Brown also suggests patients participate in the state Department of Public Health’s registration program to receive an identification card that protects the holder from arrest.
See the press release below:

Atty. General Brown Issues Medical Marijuana Guidelines for Law Enforcement and Patients

SACRAMENTO–California Attorney General Edmund G. Brown Jr. today released guidelines that, for the first time since California’s Proposition 215 was passed in 1996, clarify the state’s laws governing medical marijuana and provide clear guidelines for patients and law enforcement to ensure that medical marijuana is not diverted to illicit markets.

“California voters approved an initiative legalizing medical marijuana, not street drugs. Marijuana intended for medicinal use should not be sold to non-patients or on illicit markets,” Attorney General Brown said. “These guidelines will help law enforcement agencies perform their duties in accordance with California law and help patients understand their rights under Proposition 215.”

This landmark document marks the first attempt by a state agency to define the types of organizations that are legally permitted to dispense marijuana. Brown’s guidelines affirm the legality of medical marijuana collectives and cooperatives, but make clear that such entities cannot be operated for profit, may not purchase marijuana from unlawful sources and must have a defined organizational structure that includes detailed records proving that users are legitimate patients.

“We welcome the Attorney General’s leadership and expect that compliance with these guidelines will result in fewer unnecessary arrests, citations and seizures of medicine from qualified patients and their primary caregivers,” said Americans for Safe Access Attorney Joe Elford. “No one benefits from confusion over the law. These guidelines will help patients and law enforcement better understand California’s medical marijuana laws.”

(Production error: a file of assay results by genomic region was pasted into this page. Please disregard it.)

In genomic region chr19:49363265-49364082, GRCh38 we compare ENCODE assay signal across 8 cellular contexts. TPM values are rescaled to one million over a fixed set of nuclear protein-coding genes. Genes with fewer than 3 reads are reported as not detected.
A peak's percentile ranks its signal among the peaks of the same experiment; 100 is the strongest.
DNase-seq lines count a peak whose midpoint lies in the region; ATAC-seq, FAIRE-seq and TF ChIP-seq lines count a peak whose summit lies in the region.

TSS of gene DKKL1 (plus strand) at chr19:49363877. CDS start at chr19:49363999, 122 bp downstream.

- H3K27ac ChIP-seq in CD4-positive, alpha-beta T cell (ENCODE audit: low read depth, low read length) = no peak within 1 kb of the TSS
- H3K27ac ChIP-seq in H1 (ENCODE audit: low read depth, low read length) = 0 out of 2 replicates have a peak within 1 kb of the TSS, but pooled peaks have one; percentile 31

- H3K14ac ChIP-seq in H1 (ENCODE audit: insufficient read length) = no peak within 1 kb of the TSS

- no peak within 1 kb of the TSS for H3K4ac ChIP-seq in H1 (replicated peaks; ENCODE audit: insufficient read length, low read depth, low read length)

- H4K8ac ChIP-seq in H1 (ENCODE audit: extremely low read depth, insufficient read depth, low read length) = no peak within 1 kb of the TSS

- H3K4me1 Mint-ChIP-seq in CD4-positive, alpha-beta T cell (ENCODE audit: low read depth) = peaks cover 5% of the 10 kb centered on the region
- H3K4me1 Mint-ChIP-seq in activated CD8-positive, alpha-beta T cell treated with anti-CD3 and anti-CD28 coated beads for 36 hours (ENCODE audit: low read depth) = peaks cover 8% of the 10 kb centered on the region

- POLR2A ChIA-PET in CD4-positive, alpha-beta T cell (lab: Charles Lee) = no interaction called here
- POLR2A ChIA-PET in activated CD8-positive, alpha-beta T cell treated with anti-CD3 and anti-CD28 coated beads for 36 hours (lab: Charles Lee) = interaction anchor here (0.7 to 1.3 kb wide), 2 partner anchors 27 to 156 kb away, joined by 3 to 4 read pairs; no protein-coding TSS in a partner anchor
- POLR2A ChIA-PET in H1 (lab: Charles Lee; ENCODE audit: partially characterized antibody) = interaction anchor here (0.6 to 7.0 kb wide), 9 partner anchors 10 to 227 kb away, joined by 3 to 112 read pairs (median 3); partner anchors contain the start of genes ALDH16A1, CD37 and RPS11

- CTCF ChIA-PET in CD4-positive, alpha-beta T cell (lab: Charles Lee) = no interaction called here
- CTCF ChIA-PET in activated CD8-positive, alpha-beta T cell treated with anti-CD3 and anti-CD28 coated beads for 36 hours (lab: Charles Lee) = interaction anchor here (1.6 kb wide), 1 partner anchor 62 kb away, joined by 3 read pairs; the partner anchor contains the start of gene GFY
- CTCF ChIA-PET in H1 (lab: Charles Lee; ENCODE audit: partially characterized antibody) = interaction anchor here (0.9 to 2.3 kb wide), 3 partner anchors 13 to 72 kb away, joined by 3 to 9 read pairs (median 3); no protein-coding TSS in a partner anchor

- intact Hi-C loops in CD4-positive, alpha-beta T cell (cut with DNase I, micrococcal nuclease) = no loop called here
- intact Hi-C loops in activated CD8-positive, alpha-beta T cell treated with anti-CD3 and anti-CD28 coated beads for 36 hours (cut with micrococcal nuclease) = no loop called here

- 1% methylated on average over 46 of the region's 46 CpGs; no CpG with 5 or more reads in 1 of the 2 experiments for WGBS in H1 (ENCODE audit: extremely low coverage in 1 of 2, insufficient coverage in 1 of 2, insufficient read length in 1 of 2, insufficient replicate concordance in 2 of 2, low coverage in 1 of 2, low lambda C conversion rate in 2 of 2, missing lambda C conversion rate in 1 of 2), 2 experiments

In 1996, California voters approved Proposition 215, an initiative that exempted patients and their primary caregivers from criminal liability under state law for the possession and cultivation of marijuana. In addition, The Medical Marijuana Program Act (MMA), enacted by the Legislature in 2004, intended to further clarify lawful medical marijuana practices by establishing a voluntary statewide identification card system, specific limits on the amount of medical marijuana each cardholder could possess, and rules for the cultivation of medical marijuana by collectives and cooperatives. According to Americans for Safe Access, California has more than 200,000 doctor-qualified medial cannabis users.

Several law enforcement agencies have requested that the Attorney General issue guidelines regarding the lawful possession, sale and cultivation of marijuana for medicinal purposes. These law enforcement agencies believe that individuals and cartels, under the cover of Proposition 215, have expanded illegal cultivation and sales of marijuana, which has led to an increase in drug-related violent crime. Most researchers agree that the U.S. marijuana crop has seen a sharp increase in the past decade. A report, “Marijuana Production in the United States” by drug-policy researcher Jon Gettman, estimated that in 2006, more than 21 million pot plants were grown in California at a street value of up to $14 billion.

Fresno Police Chief Jerry Dyer, President of the California Police Chiefs Association, praised Brown for establishing these guidelines. “Since Proposition 215 was passed, the laws surrounding the use, possession and distribution of medical marijuana became confusing at best. These newly established guidelines are an essential tool for law enforcement and provide the parameters needed for consistent statewide regulation and enforcement.”

The guidelines encourage patients to participate in the California Department of Public Health’s registration program to obtain a medical marijuana identification card. The identification card protects the holder from arrest for marijuana possession and is one of the best ways to ensure the non-diversion of medical marijuana. Collectives and cooperatives are advised to keep files on their patients with documented verification of their qualified status.

A copy of the Guidelines is attached.